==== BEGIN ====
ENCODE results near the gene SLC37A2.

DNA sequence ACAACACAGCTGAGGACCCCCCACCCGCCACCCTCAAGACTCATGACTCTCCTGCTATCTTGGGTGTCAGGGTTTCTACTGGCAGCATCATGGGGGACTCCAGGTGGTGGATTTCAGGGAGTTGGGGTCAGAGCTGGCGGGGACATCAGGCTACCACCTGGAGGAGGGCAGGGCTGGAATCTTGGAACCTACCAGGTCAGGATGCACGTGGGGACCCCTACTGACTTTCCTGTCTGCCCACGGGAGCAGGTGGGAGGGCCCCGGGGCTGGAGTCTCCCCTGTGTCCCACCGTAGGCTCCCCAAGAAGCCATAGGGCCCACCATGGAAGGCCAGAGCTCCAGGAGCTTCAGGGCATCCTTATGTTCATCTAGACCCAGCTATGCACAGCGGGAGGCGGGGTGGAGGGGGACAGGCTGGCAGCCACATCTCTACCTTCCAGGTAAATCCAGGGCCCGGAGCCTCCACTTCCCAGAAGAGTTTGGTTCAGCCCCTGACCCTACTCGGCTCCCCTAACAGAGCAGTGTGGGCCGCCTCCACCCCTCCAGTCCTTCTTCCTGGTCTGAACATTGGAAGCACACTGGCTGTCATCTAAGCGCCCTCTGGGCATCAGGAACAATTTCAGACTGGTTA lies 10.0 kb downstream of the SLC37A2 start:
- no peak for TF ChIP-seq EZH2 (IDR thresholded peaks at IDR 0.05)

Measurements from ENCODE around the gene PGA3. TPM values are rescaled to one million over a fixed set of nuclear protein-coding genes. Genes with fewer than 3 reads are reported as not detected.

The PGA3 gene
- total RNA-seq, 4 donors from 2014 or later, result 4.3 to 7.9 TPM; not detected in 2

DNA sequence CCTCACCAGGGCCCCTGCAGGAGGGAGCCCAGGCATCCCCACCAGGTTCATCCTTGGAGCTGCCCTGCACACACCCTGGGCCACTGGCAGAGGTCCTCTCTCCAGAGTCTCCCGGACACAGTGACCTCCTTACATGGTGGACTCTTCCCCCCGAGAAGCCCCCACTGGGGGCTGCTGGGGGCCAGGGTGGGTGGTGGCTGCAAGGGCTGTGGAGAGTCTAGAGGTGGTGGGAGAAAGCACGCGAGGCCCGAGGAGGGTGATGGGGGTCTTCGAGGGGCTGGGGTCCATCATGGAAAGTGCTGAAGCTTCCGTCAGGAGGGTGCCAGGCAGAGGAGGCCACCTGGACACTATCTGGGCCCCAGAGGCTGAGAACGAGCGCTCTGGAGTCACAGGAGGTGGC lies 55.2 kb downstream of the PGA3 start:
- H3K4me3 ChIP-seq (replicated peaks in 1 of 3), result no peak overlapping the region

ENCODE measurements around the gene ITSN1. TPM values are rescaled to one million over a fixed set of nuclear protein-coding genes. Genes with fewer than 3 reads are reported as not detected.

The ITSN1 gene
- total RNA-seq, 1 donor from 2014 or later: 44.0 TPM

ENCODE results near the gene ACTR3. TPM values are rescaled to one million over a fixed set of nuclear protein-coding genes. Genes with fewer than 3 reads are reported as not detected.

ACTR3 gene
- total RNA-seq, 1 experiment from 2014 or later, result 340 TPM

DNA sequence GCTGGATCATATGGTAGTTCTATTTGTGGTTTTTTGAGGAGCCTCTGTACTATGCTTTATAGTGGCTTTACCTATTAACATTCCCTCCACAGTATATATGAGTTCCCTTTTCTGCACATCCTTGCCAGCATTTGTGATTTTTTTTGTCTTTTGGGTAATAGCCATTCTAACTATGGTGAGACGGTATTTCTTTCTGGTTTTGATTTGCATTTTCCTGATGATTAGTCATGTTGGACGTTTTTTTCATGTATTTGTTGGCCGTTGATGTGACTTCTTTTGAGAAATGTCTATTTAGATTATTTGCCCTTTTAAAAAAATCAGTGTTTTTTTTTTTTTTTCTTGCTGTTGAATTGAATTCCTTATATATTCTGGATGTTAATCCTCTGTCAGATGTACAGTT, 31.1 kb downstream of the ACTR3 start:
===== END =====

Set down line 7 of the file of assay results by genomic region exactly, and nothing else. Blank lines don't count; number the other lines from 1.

DNA sequence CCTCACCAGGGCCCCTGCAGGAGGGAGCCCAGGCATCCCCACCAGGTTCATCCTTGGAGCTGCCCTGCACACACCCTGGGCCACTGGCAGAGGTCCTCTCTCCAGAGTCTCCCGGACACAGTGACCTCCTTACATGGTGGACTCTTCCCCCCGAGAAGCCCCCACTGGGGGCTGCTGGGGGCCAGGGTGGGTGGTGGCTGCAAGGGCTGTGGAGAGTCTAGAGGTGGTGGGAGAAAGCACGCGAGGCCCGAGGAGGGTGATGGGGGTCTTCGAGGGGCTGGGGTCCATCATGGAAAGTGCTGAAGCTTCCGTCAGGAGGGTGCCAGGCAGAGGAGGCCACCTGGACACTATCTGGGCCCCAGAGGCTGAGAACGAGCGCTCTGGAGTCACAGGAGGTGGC lies 55.2 kb downstream of the PGA3 start: